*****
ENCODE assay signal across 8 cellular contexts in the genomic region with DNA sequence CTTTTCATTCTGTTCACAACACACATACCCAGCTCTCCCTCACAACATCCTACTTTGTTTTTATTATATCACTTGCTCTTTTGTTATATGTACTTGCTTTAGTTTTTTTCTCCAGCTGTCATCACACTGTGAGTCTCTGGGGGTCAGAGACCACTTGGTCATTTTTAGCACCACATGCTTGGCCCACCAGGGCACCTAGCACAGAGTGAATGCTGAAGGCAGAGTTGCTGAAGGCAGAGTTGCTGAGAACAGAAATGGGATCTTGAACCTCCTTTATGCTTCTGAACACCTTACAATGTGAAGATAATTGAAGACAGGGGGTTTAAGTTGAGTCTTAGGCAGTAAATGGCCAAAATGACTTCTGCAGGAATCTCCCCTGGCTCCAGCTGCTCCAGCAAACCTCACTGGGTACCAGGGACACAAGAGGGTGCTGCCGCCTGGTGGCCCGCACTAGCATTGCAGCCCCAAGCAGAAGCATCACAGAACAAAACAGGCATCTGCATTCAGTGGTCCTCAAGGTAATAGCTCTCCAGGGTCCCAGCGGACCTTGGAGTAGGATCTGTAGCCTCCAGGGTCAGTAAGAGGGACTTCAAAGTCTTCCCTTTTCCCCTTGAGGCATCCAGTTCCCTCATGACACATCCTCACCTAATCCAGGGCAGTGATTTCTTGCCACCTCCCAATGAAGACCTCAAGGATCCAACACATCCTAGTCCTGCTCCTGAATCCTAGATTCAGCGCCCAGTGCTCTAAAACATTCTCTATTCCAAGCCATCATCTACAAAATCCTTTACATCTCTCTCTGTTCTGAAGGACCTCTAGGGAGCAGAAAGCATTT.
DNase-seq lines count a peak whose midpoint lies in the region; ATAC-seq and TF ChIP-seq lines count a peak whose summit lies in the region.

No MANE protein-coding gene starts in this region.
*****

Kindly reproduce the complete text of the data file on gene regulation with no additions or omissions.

ENCODE assay signal across 8 cellular contexts in the genomic region with DNA sequence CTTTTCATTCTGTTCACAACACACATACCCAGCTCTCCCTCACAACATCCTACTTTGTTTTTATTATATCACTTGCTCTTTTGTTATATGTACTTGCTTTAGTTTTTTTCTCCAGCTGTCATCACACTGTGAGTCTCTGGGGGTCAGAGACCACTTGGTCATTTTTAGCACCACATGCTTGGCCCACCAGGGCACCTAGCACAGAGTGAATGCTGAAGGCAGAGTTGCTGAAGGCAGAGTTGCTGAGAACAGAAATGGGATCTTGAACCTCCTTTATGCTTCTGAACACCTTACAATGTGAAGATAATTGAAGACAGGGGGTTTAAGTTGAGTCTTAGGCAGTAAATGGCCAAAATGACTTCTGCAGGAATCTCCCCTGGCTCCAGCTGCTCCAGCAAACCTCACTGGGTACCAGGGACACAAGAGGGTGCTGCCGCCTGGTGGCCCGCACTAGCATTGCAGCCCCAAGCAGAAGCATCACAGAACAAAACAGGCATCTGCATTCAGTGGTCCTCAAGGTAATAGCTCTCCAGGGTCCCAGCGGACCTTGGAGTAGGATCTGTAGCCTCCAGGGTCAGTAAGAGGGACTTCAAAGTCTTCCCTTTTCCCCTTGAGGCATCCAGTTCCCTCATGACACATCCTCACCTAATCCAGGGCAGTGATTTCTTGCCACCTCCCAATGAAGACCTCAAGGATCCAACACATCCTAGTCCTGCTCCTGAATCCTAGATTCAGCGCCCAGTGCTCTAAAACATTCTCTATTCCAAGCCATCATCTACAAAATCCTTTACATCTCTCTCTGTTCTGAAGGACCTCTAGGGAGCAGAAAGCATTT.
DNase-seq lines count a peak whose midpoint lies in the region; ATAC-seq and TF ChIP-seq lines count a peak whose summit lies in the region.

No MANE protein-coding gene starts in this region.